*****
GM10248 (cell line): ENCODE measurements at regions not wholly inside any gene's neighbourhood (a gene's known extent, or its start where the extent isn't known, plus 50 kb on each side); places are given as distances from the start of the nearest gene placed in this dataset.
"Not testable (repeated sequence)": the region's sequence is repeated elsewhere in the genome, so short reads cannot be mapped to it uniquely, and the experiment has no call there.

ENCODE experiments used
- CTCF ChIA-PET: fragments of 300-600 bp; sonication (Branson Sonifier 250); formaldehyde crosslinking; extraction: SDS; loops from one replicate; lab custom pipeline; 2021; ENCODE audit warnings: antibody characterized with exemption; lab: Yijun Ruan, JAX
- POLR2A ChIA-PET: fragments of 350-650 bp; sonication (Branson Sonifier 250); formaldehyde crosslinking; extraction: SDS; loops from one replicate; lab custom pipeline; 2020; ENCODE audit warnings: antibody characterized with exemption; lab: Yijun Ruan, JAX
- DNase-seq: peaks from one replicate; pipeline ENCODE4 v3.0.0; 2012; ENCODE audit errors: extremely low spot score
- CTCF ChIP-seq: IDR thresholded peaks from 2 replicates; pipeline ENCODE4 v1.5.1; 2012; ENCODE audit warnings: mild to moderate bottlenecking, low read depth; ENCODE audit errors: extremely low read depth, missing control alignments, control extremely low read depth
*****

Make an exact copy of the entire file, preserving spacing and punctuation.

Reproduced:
GM10248 (cell line): ENCODE measurements at regions not wholly inside any gene's neighbourhood (a gene's known extent, or its start where the extent isn't known, plus 50 kb on each side); places are given as distances from the start of the nearest gene placed in this dataset.
"Not testable (repeated sequence)": the region's sequence is repeated elsewhere in the genome, so short reads cannot be mapped to it uniquely, and the experiment has no call there.

ENCODE experiments used
- CTCF ChIA-PET: fragments of 300-600 bp; sonication (Branson Sonifier 250); formaldehyde crosslinking; extraction: SDS; loops from one replicate; lab custom pipeline; 2021; ENCODE audit warnings: antibody characterized with exemption; lab: Yijun Ruan, JAX
- POLR2A ChIA-PET: fragments of 350-650 bp; sonication (Branson Sonifier 250); formaldehyde crosslinking; extraction: SDS; loops from one replicate; lab custom pipeline; 2020; ENCODE audit warnings: antibody characterized with exemption; lab: Yijun Ruan, JAX
- DNase-seq: peaks from one replicate; pipeline ENCODE4 v3.0.0; 2012; ENCODE audit errors: extremely low spot score
- CTCF ChIP-seq: IDR thresholded peaks from 2 replicates; pipeline ENCODE4 v1.5.1; 2012; ENCODE audit warnings: mild to moderate bottlenecking, low read depth; ENCODE audit errors: extremely low read depth, missing control alignments, control extremely low read depth